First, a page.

The causal economic impacts of water infrastructure disruptions in OECD countries are largely unknown. Using details of water main break events in Washington, DC, and hourly traffic speeds for 2,182 road segments in a quasi-experimental difference-in-difference design, we estimate the causal effect of main failure on congestion. We use k-means clustering to match treated road segments to control segments. Although precisely estimated, the magnitude of our treatment effects is economically small even when accounting for temporal traffic heterogeneity. Our results suggest that traffic concerns alone are not a justification for policy makers to alter repair strategy for distributed water infrastructure.
Clustered Into Control: Causal Impacts of Water Infrastructure Failure
Individual municipal water systems are responsible for providing clean water for hundreds of thousands of people, yet aging pipes lead to water main breaks that not only disrupt water service, but also affect traffic—but at what cost?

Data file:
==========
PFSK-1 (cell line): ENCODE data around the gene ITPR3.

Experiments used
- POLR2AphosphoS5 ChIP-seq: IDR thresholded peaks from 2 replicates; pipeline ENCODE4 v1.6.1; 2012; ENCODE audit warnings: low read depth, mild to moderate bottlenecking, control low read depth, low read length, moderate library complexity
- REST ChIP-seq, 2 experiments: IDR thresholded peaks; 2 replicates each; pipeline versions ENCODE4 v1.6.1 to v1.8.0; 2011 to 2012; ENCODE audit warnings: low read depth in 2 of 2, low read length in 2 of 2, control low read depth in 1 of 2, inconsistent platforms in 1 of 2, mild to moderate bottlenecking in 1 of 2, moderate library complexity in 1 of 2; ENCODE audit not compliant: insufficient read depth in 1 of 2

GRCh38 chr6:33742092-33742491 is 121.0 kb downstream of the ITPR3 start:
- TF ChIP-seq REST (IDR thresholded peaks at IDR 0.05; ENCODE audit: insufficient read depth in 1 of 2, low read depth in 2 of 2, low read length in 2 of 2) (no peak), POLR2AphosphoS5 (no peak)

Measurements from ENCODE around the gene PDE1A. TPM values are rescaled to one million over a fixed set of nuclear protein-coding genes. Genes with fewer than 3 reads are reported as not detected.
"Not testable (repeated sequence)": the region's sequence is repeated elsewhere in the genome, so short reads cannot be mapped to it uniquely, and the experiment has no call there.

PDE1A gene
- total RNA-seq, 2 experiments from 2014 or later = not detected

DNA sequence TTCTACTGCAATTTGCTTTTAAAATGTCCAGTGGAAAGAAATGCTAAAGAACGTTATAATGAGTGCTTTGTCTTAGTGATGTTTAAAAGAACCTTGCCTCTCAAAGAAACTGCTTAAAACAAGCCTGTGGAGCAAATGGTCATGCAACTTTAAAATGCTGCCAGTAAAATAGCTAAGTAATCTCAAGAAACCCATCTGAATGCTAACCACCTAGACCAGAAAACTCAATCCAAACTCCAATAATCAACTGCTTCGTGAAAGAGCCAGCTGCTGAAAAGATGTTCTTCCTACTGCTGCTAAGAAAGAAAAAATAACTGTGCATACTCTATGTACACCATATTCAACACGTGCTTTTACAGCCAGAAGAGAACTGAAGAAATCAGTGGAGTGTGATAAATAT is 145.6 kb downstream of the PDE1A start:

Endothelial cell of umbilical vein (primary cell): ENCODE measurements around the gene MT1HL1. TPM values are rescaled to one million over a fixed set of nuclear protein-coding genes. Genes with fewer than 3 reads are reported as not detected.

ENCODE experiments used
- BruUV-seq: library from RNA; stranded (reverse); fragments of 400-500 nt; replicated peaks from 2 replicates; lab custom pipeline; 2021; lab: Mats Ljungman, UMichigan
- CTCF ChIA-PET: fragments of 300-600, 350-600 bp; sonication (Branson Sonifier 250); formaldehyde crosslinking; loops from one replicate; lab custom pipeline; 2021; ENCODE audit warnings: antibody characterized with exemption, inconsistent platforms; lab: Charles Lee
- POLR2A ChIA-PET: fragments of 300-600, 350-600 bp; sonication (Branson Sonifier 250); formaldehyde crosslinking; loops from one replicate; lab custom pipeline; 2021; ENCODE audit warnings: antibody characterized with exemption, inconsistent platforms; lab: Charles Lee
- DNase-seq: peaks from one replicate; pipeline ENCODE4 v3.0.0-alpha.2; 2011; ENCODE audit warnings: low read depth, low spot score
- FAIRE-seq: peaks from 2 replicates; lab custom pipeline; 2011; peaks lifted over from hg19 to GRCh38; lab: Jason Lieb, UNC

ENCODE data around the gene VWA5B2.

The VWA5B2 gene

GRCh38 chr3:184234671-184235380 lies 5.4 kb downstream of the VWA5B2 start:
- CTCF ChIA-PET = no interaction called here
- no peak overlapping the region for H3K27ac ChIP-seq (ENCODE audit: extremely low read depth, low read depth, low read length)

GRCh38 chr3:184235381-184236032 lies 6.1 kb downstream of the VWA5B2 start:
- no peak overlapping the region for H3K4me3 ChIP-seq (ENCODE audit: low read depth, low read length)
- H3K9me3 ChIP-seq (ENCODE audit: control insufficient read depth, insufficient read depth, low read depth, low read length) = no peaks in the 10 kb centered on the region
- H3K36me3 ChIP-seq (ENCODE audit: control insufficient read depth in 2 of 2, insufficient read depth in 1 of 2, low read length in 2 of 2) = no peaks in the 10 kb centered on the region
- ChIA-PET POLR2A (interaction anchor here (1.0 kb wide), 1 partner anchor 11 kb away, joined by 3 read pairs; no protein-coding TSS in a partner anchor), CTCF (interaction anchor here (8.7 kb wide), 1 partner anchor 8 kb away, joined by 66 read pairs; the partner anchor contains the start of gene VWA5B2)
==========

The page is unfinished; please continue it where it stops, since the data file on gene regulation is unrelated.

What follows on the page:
Working Paper by Jacob LaRiviere, Casey Wichman, and Brandon Cunningham — Aug. 12, 2016Download
Casey J. Wichman
A Cost of Aging Water Infrastructure: Traffic Congestion
It is no secret that the state of infrastructure in US cities is less than stellar—but what are the economic costs of the small deteriorations that...
Press Release — Feb 18, 2020
New Episode of Resources Radio: "On the Job with Florida’s First Chief Resilience Officer, Julia Nesheiwat"
Julia Nesheiwat explains how she is approaching Florida’s complex climate challenges in her role as the state’s first-ever chief resilience officer.
Press Release — Feb 5, 2020
New Study: “What Does Ridesharing Replace?”
A new working paper investigates how the availability of ridesharing affects traffic, air pollution, and public transit use.